The mucolytic and antioxidant effects of N-acetylcysteine (NAC) may have great value in COPD treatment. However, beneficial effects have not been confirmed in clinical studies, possibly due to insufficient NAC doses and/or inadequate outcome parameters used. The objective of this study was to investigate high-dose NAC plus usual therapy in Chinese patients with stable COPD. The 1-year HIACE (The Effect of High Dose N-acetylcysteine on Air Trapping and Airway Resistance of Chronic Obstructive Pulmonary Disease-a Double-blinded, Randomized, Placebo-controlled Trial) double-blind trial conducted in Kwong Wah Hospital, Hong Kong, randomized eligible patients aged 50 to 80 years with stable COPD to NAC 600 mg bid or placebo after 4-week run-in. Lung function parameters, symptoms, modified Medical Research Council (mMRC) dyspnea and St. George's Respiratory Questionnaire (SGRQ) scores, 6-min walking distance (6MWD), and exacerbation and admission rates were measured at baseline and every 16 weeks for 1 year. Of 133 patients screened, 120 were eligible (93.2% men; mean age, 70.8±0.74 years; %FEV1 53.9±2.0%). Baseline characteristics were similar in the two groups. At 1 year, there was a significant improvement in forced expiratory flow 25% to 75% (P=.037) and forced oscillation technique, a significant reduction in exacerbation frequency (0.96 times/y vs 1.71 times/y, P=.019), and a tendency toward reduction in admission rate (0.5 times/y vs 0.8 times/y, P=.196) with NAC vs placebo. There were no significant between-group differences in mMRC dypsnea score, SGRQ score, and 6MWD. No major adverse effects were reported. In this study, 1-year treatment with high-dose NAC resulted in significantly improved small airways function and decreased exacerbation frequency in patients with stable COPD. ClinicalTrials.gov; No.: NCT01136239; URL: www.clinicaltrials.gov.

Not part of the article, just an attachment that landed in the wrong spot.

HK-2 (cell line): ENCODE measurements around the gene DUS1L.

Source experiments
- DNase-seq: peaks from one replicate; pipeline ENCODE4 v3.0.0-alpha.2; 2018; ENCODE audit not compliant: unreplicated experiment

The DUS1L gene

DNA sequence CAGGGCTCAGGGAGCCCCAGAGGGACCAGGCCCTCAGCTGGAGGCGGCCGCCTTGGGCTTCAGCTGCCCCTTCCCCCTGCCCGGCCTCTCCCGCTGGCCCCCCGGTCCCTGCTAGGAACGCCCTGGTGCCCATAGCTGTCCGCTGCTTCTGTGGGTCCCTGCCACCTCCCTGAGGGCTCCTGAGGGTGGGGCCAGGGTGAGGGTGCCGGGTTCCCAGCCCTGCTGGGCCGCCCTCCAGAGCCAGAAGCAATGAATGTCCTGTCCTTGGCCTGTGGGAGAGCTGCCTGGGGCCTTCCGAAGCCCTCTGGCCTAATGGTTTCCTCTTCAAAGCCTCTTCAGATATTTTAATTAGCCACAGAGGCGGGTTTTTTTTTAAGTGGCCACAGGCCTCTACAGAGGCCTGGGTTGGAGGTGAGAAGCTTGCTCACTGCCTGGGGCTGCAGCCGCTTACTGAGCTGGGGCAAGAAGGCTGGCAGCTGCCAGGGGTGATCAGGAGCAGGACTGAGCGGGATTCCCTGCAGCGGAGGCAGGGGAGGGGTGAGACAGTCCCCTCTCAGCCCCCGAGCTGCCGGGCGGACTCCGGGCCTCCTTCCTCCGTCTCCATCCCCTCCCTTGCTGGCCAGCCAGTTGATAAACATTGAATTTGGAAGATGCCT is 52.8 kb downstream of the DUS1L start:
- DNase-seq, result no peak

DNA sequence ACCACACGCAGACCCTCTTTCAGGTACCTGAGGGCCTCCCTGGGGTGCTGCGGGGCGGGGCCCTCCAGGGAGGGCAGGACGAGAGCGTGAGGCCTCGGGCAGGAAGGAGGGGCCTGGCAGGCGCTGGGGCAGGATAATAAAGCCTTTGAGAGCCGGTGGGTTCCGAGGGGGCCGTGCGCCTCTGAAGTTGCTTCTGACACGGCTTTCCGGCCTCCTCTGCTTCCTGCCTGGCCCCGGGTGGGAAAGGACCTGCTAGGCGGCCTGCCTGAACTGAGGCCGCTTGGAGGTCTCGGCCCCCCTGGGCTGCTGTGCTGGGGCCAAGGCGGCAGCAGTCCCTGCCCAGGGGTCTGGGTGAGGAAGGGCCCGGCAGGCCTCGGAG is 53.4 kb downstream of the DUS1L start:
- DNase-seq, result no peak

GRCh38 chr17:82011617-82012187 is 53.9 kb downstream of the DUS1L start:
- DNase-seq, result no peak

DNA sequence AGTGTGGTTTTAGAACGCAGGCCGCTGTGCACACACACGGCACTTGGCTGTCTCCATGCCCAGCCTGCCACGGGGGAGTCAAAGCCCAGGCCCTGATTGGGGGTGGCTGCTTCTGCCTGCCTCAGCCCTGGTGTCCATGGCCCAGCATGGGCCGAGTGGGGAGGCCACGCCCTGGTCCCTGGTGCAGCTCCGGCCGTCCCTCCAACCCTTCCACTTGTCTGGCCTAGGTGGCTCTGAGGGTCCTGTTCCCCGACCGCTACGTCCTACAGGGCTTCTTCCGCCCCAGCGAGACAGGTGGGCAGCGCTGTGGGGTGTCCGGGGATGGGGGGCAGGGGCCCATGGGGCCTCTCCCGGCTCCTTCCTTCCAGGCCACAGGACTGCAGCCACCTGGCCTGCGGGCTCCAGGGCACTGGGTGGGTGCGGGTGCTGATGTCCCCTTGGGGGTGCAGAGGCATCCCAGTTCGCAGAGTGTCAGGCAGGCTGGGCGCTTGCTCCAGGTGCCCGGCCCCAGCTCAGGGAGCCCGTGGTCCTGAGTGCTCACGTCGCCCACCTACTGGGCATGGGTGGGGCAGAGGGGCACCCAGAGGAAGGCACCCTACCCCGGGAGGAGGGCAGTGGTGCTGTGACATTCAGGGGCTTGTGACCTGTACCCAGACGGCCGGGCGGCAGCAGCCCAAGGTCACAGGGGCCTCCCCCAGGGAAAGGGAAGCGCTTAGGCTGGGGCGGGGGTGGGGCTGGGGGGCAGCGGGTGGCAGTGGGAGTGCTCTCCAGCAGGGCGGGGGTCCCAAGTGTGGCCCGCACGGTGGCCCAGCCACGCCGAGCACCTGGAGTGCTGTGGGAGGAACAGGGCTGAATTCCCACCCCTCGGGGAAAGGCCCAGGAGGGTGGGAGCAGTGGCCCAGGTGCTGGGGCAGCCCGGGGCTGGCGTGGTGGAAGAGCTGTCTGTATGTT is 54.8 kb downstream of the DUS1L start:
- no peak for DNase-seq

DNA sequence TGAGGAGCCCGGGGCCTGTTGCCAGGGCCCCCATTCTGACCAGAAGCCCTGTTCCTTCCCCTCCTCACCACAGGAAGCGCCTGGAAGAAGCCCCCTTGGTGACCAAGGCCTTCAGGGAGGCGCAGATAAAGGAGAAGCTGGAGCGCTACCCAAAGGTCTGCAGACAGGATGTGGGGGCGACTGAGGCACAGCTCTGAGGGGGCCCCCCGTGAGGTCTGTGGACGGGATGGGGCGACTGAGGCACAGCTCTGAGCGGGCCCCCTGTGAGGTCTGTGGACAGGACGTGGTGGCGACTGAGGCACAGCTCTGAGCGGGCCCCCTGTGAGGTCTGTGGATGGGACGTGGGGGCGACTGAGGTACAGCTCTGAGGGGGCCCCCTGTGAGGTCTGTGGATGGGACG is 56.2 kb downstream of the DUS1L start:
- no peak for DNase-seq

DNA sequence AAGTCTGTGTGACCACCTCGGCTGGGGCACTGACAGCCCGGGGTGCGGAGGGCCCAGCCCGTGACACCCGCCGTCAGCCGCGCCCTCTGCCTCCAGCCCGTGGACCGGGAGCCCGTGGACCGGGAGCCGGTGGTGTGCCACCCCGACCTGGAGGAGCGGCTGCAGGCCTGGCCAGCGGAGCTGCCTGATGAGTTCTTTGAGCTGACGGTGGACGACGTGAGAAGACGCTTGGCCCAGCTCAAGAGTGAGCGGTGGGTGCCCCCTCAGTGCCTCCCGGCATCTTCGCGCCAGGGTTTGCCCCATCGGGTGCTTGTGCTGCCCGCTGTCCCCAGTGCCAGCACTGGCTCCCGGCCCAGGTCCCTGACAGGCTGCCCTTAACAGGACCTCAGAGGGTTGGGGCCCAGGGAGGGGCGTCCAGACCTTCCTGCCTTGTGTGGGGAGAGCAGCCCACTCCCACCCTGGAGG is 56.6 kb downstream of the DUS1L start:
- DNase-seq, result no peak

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              Influence of N-acetylcysteine on chronic bronchitis or COPD exacerbations: a meta-analysis.